Thursday, August 11 2022

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The Consumer Financial Protection Bureau on Friday pledged a crackdown on student loan administrators who violate the rules for forgiving government employee loans.

The government agency said it “plans to prioritize oversight of student loans in the coming year,” with a “specific focus” on monitoring how service providers work with federal borrowers on government loan forgiveness, according to a Compliance Bulletin.

This forgiveness program, created in 2007, allows nonprofit and government employees to forgive their remaining government student loans after 120 payments (or 10 years).

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Problems have plagued the program, and few borrowers have received the promised relief, often for confusing or technical reasons.

The CFPB, formed after the 2008 financial crisis, found that some loan servicers — who manage student loan accounts — had misled borrowers about their ability to qualify for government loan forgiveness, according to the memo released Friday.

The Biden administration loosened the program’s rules in October and offered a waiver that essentially gave borrowers who were excluded from forgiveness a second chance. The US Department of Education estimates the move could affect 550,000 borrowers.

But there are certain steps many must take before Oct. 31 to qualify, and the CFPB is concerned that service providers may not be providing accurate and complete information to borrowers.

(For example, to receive benefits, some borrowers must apply to consolidate their federal loans into a specific type of loan, called a direct loan, and submit a forgiveness form by Oct. 31.)

“Illegal behavior by a student loan administrator can be ruinous for borrowers who miss the opportunity for debt relief,” CFPB Director Rohit Chopra said in Friday’s announcement. “We will work closely with the US Department of Education to ensure that public service loan cancellation promises are honored.”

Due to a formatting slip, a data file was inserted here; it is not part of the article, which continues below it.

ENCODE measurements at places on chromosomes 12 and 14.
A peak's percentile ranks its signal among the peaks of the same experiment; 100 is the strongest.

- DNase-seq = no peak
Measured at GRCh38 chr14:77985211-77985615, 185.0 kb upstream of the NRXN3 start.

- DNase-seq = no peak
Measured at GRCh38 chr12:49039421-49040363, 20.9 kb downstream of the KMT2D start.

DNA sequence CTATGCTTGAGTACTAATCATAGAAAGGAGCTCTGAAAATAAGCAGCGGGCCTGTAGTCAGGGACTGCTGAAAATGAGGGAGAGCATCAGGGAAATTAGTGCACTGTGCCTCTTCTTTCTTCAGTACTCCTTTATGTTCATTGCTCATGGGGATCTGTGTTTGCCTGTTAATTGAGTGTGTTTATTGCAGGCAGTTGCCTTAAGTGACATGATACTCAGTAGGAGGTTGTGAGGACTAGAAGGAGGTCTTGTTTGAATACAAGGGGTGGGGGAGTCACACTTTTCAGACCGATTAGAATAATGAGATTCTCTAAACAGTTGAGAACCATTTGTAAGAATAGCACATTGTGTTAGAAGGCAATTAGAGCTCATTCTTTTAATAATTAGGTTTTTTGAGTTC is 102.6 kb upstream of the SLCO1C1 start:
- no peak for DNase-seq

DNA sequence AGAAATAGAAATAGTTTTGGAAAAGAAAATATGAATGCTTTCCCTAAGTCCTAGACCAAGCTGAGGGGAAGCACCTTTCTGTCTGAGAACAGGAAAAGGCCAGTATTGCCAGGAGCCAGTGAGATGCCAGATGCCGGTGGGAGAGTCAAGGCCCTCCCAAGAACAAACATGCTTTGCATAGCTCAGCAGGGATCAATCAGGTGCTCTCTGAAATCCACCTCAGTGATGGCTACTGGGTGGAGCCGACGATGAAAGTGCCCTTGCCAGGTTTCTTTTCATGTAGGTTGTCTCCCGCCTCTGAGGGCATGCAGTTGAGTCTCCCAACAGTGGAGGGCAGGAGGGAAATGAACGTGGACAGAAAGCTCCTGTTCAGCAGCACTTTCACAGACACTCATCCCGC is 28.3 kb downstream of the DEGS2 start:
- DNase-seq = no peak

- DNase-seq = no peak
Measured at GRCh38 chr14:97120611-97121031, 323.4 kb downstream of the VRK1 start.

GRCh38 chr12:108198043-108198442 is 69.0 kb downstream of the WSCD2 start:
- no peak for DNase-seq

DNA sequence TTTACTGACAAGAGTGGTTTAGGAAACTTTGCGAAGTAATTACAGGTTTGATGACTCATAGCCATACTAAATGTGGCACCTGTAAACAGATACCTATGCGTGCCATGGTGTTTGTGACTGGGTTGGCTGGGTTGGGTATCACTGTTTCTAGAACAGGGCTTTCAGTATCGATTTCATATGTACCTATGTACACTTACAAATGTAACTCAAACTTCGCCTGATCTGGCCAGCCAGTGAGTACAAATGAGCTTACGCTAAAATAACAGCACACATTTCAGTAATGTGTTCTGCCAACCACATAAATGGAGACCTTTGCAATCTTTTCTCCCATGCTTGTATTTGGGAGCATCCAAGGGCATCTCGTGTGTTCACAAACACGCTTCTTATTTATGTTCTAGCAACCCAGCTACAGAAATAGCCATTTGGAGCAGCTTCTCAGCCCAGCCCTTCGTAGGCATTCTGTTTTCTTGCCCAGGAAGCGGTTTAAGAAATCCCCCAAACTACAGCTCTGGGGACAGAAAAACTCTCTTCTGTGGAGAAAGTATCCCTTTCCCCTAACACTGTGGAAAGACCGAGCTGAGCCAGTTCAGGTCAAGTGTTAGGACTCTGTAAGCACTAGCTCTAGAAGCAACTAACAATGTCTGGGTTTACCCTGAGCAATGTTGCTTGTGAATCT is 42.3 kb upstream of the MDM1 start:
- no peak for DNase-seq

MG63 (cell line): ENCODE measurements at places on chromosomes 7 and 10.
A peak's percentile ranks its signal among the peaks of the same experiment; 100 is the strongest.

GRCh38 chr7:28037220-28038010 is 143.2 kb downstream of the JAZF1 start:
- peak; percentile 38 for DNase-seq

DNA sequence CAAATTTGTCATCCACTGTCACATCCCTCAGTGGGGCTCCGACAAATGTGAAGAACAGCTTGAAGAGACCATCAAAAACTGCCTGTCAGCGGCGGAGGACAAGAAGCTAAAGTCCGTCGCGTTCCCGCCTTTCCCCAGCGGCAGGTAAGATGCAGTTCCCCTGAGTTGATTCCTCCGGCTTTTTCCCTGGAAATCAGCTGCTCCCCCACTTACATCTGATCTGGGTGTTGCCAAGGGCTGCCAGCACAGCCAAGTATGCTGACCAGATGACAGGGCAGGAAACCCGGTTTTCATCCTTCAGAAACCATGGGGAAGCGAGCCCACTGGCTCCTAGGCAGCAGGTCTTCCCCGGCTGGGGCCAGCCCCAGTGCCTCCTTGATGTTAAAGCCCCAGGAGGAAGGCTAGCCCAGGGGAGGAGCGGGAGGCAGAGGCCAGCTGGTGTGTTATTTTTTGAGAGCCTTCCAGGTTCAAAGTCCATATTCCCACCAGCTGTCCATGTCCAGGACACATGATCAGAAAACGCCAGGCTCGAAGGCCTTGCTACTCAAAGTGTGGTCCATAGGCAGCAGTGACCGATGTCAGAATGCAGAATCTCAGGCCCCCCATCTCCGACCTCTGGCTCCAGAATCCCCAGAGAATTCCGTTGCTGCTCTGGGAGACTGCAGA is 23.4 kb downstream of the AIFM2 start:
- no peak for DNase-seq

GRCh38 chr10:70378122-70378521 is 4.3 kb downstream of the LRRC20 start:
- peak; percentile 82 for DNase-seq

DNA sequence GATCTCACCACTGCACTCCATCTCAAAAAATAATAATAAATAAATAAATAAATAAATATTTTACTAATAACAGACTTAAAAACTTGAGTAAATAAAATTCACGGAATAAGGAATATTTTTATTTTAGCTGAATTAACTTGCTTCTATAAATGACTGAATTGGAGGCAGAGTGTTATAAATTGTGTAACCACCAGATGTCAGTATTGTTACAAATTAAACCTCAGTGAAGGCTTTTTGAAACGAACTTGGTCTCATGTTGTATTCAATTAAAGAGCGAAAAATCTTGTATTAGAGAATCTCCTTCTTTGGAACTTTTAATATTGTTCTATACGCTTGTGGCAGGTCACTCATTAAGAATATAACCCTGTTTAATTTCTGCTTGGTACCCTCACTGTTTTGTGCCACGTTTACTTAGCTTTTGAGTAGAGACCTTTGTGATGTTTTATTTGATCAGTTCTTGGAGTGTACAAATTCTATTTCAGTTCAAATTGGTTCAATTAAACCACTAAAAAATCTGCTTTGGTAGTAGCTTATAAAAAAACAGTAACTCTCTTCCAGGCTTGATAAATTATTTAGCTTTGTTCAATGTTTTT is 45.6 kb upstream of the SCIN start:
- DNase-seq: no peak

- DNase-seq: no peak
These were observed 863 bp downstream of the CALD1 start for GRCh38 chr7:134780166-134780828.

Rohit Chopra, director of the Consumer Financial Protection Bureau, at a House Financial Services Committee hearing on October 27, 2021.

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Chopra, who was appointed by President Joe Biden, oversaw student loans at the office during the Obama administration.

The Dodd-Frank Act, signed in July 2010, established the CFPB to protect consumers from unfair, abusive and deceptive financial practices in response to the risky lending that plunged the US into a deep recession.

The office oversees banking, mortgages, student loans, collections, credit cards, credit reports, and payday loans, among other things. This broad consumer oversight had not previously been the primary focus of any federal agency.

The regulator will focus its review of federal loan officers on a few areas, according to its compliance bulletin: whether firms are providing full and accurate information about the waiver, whether they have adequate mechanisms in place to determine when borrowers are interested in the program, or whether borrowers are eligible refer to the appropriate resources and whether companies are advertising the benefits of the waiver to such borrowers.

The crackdown on compliance comes as the White House weighs actions it may be able to take to forgive federal student-loan debt. The Department of Education said Thursday it had forgiven a total of $415 million in debt to nearly 16,000 borrowers who attended nonprofit schools.

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